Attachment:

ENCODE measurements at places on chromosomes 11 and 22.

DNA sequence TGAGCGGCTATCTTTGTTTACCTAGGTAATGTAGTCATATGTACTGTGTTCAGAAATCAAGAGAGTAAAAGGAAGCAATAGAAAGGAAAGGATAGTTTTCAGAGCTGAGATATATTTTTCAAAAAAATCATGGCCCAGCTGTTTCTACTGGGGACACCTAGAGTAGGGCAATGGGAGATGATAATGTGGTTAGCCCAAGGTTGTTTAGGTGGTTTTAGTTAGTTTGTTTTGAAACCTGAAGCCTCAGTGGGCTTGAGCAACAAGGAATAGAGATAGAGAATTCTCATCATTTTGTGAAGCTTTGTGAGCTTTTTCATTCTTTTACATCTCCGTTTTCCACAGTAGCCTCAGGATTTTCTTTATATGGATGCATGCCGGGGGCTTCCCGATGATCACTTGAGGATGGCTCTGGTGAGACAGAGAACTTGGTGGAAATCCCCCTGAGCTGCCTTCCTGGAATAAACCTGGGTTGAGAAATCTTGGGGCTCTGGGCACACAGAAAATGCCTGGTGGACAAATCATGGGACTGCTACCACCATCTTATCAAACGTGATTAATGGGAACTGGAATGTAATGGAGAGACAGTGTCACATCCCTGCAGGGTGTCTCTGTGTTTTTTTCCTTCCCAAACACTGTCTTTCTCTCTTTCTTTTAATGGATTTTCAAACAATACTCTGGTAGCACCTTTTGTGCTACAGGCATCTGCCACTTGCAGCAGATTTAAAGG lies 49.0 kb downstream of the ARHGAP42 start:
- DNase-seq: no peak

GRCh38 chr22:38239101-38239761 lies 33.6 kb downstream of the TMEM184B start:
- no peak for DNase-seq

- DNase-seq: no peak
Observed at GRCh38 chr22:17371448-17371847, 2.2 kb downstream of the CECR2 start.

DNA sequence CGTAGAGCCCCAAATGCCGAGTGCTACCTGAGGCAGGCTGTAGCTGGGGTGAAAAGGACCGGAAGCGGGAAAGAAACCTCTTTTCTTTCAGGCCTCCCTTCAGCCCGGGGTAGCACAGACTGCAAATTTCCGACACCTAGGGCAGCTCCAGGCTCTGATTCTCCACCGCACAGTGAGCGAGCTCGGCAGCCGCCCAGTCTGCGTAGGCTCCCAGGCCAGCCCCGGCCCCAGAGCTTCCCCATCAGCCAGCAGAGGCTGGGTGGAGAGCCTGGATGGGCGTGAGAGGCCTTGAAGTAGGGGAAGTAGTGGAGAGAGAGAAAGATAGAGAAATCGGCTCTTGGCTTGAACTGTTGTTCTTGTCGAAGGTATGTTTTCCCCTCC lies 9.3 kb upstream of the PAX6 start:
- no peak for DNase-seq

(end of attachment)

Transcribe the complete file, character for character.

ENCODE measurements at places on chromosomes 11 and 22.

DNA sequence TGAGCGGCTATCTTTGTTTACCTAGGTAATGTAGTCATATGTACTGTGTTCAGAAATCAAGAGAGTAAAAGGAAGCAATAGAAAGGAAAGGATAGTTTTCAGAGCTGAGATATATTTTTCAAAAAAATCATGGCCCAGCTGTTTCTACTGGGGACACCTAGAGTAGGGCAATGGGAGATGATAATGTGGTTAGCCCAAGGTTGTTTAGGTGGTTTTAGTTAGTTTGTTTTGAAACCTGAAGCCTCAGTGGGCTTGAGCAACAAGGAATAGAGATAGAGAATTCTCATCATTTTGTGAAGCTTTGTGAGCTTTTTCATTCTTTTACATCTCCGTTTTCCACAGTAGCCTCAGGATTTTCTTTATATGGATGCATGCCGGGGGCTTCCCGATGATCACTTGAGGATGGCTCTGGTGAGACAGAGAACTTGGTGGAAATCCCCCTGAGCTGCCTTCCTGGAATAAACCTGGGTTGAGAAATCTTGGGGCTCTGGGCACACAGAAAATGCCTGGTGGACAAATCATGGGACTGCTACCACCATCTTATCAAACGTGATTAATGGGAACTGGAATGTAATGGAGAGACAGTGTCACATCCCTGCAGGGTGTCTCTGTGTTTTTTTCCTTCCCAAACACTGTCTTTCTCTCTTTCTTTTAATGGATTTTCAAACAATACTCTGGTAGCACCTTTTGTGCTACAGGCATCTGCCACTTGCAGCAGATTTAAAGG lies 49.0 kb downstream of the ARHGAP42 start:
- DNase-seq: no peak

GRCh38 chr22:38239101-38239761 lies 33.6 kb downstream of the TMEM184B start:
- no peak for DNase-seq

- DNase-seq: no peak
Observed at GRCh38 chr22:17371448-17371847, 2.2 kb downstream of the CECR2 start.

DNA sequence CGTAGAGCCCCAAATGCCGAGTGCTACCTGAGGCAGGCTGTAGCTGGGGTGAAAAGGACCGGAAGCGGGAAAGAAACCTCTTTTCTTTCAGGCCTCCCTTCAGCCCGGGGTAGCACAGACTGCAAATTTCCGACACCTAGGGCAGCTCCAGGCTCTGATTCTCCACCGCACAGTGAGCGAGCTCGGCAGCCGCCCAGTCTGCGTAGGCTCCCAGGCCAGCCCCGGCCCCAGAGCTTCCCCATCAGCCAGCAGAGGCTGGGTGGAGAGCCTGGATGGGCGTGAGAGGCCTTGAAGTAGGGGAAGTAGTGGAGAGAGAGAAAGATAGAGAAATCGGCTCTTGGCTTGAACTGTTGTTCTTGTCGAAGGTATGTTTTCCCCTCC lies 9.3 kb upstream of the PAX6 start:
- no peak for DNase-seq